CycliC Step Sequencer


CycliC, is a software-based step sequencer,developed in collaboration with Olivier Gillet of Mutable Instruments.

It is based on a very straightforward concept: up to 6 independent “subsequences” traverse through a 32 step note array. Each of these subsequences can send MIDI information to a unique MIDI device and/or channel. Active notes within the note array can be selected at random, as can the note values themselves. Notes can also be constrained to musical scales if desired (thanks to VJ Manzo’s Modal Object Library!). The sequencer can run off of an internal clock, or via MIDI clock, and its presets can be selected via MIDI program change messages. Each subsequence can also be “reset” to its starting point at any time.

In new version 1.5 of the software, VST plugin instruments are now supported, and per-step velocity and gate parameters are added, as well as two continuous controller (CC) messages that can also be sent on a per-step basis. In addition, CC messages can now be used to control the software (including an easy to use MIDI learn function for assigning your controller to interface elements.)

The bottom line is that in many ways, this sequencer is quite simple, but incredibly powerful. It reminds me of the hardware/software Klee, as I often get very musical and unexpected patterns from it (especially when using the randomize features, as well as the individual subsequence “resets”). But unlike the Klee, you don’t need to pore over the manual to understand what the heck is going on!

Hat’s off to Olivier for the great original idea for this, as well as feedback along the way during its creation!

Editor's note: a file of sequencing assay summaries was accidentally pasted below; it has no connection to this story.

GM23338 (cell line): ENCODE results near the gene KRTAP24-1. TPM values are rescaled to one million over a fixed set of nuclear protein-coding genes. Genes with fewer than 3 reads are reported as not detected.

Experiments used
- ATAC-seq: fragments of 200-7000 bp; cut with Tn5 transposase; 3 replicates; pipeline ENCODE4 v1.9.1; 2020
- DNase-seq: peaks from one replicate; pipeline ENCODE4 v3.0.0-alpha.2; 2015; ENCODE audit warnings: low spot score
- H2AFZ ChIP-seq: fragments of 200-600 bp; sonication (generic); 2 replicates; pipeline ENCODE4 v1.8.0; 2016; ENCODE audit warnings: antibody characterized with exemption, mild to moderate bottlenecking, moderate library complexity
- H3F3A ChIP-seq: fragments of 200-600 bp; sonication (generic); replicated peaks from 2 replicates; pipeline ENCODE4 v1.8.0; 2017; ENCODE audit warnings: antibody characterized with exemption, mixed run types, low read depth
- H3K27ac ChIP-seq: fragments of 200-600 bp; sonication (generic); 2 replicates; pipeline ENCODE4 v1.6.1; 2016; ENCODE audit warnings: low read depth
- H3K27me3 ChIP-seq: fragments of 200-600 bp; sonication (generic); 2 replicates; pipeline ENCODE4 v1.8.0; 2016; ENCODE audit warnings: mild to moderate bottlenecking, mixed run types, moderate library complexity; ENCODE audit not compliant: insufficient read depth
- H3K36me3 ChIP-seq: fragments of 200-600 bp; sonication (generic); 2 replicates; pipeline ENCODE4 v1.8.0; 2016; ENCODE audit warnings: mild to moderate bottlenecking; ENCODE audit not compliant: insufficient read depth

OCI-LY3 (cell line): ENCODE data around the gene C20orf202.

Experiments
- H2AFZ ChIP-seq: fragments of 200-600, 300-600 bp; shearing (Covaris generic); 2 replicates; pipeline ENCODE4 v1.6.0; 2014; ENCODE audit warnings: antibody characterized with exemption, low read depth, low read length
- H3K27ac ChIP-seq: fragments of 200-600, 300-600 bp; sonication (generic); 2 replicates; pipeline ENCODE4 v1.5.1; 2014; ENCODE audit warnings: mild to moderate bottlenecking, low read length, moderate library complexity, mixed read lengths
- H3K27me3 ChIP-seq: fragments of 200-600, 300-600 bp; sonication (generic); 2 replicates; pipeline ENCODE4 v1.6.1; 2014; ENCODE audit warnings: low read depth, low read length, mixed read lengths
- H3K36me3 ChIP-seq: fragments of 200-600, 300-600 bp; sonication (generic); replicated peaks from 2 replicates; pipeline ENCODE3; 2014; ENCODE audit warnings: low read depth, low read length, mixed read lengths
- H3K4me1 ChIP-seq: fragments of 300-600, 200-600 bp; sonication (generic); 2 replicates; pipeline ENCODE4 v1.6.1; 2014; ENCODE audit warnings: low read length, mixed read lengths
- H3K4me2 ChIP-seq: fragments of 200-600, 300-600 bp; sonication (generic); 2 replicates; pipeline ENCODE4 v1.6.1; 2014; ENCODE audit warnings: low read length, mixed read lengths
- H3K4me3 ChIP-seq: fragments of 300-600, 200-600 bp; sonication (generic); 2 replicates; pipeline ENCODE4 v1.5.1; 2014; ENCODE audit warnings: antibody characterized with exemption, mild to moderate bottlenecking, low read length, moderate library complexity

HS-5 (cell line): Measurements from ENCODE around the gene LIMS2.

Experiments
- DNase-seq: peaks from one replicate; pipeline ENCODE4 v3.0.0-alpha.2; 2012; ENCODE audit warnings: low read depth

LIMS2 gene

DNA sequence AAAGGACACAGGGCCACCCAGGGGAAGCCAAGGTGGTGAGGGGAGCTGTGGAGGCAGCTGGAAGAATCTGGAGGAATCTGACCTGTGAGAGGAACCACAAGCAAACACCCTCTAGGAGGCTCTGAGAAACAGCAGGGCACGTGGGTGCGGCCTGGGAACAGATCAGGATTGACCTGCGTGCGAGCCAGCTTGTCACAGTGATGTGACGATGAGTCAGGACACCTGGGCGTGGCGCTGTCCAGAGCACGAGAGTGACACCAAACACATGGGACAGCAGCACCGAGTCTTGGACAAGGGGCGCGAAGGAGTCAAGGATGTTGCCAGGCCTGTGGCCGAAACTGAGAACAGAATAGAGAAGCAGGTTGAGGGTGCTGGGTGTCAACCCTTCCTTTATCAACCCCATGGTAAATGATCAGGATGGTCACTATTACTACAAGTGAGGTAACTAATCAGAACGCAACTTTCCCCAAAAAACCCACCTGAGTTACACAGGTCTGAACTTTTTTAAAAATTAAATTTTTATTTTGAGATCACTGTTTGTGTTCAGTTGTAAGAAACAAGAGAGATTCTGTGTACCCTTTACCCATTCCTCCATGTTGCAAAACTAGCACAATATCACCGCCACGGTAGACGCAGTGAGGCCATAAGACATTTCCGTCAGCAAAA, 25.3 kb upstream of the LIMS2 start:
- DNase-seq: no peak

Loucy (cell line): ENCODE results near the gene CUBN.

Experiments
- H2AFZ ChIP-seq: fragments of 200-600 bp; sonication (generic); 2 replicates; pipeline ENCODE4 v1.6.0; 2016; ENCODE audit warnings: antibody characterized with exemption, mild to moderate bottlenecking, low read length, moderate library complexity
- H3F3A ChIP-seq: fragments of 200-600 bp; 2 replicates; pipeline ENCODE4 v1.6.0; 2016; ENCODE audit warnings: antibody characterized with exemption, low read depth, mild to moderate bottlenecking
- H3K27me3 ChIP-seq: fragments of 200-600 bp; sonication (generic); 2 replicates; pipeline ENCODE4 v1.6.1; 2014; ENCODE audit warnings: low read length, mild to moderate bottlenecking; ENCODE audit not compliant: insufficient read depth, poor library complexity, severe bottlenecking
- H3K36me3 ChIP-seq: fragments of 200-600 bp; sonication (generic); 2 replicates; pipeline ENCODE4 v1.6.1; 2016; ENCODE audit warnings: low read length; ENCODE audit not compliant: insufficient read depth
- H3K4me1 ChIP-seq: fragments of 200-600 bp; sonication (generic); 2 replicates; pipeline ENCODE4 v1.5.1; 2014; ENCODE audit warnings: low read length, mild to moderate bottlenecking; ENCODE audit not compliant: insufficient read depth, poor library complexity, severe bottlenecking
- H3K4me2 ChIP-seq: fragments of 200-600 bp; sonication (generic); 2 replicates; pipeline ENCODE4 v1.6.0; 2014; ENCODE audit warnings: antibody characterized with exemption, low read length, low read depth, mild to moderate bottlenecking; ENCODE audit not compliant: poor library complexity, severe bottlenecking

It is cross-platform, Mac and Windows.  Check the web site for more info, downloadable demo, videos, etc…

How did this project use Max?

This application was created entirely with Max 6.


March 6, 2012 | 3:27 am

Beautiful work, looks awesome!


March 6, 2012 | 5:59 am

+1 looks awesome! nice job !


March 6, 2012 | 8:39 am

Thanks!!



c0ff
March 11, 2012 | 2:28 pm

Look-wise it’s strongly insipred by (or, a direct replica of?) genoQs Octopus hw sequencer.
It would be nice for the description to mention it.


March 12, 2012 | 9:46 am

Thanks for the feedback – I see what you mean (now that I look at a photo of the genoQs device), in that there is a similarity between the circular layout set next to a series of linear elements. But that is purely coincidental. And in looking through the Octopus manual online, there is definitely no similarity in the function of the circle nor the linear elements…

I’m *all about* attribution of credit where it is due – please see some of my other products as examples (either in the product descriptions themselves when replicating hardware devices in software, or in the documentation where I was influenced by other existing software products). But In this case though, there genuinely was no influence.


Viewing 5 posts - 1 through 5 (of 5 total)